Six Chasms in Need of Crossing
The gulf between visionary early adopters of new technologies and the pragmatists who make up the mainstream technology market was made famous by Geoffrey A. Moore in his book "Crossing the Chasm." But strategists who focus on that chasm alone will miss others that loom ahead and present significant challenges. In "Six Chasms in Need of Crossing," Babson College associate professor of marketing Anirudh Dhebar calls attention to the other gaps that business leaders must bridge if they are to implement new technology and achieve long-term success in the marketplace.
Dhebar argues that changing business models can be as difficult as crossing the chasm between early and mainstream markets. This may also be true when moving from an existing technology to one that is improved but incompatible -- or from an existing technology to one that is not initially seen by current customers as an improvement (what management educator and author Clayton Christensen calls a disruptive technology). Transitioning from a product created as an expedient, short-term fix for a customer problem to a product designed to be a strategic, long-term solution is another potential imperative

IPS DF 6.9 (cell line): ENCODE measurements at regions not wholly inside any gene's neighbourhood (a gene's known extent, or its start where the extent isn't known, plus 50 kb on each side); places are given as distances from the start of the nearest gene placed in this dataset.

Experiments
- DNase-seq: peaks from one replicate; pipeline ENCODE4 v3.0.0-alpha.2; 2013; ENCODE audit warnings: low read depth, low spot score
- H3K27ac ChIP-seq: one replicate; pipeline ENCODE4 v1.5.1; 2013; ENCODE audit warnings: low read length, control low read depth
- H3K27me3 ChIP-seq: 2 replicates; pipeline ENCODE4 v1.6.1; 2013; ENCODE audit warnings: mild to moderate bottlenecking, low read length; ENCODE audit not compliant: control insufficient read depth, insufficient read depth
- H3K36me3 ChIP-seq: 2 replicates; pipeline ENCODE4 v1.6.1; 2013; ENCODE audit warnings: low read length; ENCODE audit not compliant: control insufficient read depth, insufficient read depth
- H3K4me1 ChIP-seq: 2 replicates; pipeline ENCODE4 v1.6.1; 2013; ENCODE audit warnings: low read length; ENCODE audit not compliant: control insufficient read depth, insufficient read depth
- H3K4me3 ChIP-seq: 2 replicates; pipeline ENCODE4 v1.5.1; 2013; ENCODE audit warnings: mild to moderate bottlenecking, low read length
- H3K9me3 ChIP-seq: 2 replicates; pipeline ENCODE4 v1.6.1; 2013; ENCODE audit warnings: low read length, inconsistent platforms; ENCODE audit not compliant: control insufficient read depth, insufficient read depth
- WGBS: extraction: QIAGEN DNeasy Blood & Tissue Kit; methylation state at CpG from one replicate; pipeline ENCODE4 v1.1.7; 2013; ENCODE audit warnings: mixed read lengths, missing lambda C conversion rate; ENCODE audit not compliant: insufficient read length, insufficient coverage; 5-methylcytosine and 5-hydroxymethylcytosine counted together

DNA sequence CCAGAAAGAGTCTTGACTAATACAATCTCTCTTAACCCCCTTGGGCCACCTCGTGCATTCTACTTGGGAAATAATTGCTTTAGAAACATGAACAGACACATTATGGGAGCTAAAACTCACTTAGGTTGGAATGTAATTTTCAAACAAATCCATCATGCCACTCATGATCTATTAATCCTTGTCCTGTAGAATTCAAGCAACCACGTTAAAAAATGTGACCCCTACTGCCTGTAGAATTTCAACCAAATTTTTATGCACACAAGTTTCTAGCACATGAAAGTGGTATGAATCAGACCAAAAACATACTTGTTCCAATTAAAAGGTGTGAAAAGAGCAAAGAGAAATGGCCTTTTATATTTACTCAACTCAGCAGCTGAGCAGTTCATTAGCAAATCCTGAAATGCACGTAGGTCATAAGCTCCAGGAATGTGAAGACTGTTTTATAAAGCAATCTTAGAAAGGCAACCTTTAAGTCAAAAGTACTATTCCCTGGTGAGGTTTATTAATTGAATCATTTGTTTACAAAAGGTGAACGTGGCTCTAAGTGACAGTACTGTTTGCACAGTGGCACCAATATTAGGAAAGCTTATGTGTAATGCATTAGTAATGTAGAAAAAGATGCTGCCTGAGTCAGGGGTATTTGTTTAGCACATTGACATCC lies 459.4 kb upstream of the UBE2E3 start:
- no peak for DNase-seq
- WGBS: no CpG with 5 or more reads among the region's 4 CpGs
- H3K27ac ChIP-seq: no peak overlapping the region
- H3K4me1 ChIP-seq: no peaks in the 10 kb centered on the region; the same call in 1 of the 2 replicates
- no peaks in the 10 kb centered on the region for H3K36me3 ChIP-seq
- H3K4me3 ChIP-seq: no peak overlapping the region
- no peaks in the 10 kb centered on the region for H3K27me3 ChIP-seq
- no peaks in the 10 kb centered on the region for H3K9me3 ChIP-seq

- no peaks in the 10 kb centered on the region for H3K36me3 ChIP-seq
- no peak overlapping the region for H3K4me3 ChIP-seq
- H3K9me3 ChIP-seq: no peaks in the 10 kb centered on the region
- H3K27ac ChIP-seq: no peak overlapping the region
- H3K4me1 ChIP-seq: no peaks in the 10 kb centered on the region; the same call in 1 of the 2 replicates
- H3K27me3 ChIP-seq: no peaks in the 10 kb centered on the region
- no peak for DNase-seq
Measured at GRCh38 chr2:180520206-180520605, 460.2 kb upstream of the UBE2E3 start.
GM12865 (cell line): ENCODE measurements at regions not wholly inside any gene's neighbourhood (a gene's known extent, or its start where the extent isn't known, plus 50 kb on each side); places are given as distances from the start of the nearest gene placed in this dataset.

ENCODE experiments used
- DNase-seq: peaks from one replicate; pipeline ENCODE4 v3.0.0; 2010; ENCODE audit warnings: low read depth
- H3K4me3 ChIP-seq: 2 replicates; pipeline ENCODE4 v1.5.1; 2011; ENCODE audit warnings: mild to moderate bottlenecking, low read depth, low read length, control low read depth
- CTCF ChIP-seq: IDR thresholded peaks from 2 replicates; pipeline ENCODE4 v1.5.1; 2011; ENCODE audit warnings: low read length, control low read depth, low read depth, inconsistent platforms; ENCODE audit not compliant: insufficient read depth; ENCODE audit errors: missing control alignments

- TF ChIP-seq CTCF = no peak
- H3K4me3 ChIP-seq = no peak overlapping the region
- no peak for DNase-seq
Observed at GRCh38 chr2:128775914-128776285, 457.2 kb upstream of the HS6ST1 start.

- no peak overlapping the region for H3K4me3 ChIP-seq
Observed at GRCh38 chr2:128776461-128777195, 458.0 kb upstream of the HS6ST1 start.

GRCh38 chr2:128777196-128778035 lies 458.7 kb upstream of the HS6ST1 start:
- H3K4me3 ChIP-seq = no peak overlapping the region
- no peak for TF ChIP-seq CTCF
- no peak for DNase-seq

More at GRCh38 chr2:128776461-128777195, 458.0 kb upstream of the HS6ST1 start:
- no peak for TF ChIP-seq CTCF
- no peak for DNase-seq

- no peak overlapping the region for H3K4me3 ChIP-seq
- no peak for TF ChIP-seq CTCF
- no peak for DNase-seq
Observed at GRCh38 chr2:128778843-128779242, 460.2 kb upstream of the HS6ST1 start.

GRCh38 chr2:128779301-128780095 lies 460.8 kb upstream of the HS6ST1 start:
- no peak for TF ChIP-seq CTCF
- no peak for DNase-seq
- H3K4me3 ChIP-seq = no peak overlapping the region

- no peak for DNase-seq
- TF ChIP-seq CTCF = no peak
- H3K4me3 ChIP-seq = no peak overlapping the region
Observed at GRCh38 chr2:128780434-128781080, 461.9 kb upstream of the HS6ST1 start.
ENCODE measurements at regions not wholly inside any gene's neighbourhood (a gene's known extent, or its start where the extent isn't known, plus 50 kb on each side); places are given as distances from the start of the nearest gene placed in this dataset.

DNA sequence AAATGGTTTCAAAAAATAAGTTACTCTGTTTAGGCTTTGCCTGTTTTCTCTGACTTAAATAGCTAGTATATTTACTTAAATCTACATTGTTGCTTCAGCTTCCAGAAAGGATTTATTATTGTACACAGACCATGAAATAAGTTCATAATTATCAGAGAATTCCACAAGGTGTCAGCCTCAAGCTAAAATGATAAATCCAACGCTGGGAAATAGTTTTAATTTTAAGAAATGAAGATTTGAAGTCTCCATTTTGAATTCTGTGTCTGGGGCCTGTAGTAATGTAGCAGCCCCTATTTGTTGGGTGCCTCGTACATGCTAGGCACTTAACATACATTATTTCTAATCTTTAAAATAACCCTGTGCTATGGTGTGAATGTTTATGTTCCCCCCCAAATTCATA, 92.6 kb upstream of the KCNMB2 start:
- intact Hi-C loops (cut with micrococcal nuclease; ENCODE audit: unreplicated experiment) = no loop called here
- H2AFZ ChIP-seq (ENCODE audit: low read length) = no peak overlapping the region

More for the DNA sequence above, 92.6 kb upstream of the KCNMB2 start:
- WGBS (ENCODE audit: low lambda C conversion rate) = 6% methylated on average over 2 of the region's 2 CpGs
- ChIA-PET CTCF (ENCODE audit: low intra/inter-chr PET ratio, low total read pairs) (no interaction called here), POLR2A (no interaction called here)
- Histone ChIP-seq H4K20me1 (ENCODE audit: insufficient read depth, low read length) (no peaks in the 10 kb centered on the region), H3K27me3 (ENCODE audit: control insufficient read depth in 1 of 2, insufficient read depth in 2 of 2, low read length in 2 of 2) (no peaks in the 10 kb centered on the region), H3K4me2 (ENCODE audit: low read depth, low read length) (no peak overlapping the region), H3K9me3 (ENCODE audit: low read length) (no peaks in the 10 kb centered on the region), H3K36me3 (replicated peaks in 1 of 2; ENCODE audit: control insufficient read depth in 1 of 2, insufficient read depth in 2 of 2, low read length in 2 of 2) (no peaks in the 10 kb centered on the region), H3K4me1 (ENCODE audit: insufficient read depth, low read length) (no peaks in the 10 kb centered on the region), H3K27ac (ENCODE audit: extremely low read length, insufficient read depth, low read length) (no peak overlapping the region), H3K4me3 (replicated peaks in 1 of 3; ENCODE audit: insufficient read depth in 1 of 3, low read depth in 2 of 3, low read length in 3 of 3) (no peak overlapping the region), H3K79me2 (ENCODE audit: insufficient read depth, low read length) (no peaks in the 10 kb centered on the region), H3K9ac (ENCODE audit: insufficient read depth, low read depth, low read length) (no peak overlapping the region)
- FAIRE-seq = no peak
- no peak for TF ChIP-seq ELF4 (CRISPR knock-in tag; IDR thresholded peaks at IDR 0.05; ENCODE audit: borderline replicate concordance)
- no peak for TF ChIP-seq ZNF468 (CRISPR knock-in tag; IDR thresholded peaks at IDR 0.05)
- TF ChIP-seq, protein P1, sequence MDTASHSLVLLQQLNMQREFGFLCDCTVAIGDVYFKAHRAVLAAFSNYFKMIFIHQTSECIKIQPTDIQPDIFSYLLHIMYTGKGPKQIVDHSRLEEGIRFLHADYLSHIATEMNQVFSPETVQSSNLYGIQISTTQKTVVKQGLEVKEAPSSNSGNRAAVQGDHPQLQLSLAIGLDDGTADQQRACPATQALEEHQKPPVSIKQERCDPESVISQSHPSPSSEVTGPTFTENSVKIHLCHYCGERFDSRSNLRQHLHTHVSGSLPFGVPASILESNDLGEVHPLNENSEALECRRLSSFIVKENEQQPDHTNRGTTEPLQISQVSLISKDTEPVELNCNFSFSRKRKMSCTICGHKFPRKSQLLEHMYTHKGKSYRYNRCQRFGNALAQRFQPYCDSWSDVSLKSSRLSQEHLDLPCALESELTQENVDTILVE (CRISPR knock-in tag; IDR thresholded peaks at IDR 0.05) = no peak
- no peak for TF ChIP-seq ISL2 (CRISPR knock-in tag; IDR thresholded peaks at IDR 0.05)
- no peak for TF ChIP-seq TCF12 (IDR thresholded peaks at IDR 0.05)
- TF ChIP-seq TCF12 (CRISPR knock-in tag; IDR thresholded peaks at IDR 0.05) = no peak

However, it is the chasm between established ways of thinking and fundamentally new business paradigms that is perhaps the most pervasive. Dhebar encourages managers and academics alike to take account of the broader spectrum of chasms, and he provides guidelines for crossing the chasms impeding technological progress and marketplace success. The guidelines include encouraging imagination in order to see and embrace alternatives to current realities, giving new ideas a fair hearing, working with suppliers of complementary products to build the infrastructure to support new kinds of products -- and developing markets that value the performance and value proposition of disruptive technologies.